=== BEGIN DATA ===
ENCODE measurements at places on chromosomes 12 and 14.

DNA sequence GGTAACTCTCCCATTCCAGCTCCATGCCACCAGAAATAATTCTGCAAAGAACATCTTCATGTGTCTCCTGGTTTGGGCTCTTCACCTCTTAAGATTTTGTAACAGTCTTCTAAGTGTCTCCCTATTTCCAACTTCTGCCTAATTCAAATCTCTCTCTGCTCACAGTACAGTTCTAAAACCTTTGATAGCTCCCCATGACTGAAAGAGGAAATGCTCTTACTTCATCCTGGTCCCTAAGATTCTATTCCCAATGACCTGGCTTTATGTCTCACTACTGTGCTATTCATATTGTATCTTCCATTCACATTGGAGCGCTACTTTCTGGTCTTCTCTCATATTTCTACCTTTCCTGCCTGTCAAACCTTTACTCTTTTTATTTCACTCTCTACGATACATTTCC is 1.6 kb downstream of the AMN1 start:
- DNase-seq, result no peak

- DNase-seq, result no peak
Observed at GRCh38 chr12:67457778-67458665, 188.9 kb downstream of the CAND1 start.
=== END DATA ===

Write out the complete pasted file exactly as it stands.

ENCODE measurements at places on chromosomes 12 and 14.

DNA sequence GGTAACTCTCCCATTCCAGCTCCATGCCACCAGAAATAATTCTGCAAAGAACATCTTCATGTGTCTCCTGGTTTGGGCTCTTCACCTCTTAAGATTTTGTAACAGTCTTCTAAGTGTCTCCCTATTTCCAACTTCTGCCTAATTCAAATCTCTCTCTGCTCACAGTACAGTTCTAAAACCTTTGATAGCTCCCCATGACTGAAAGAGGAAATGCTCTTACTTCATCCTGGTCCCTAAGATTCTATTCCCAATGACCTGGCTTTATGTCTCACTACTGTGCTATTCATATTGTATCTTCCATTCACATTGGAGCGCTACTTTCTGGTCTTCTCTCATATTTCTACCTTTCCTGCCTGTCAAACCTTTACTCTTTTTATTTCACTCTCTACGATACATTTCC is 1.6 kb downstream of the AMN1 start:
- DNase-seq, result no peak

- DNase-seq, result no peak
Observed at GRCh38 chr12:67457778-67458665, 188.9 kb downstream of the CAND1 start.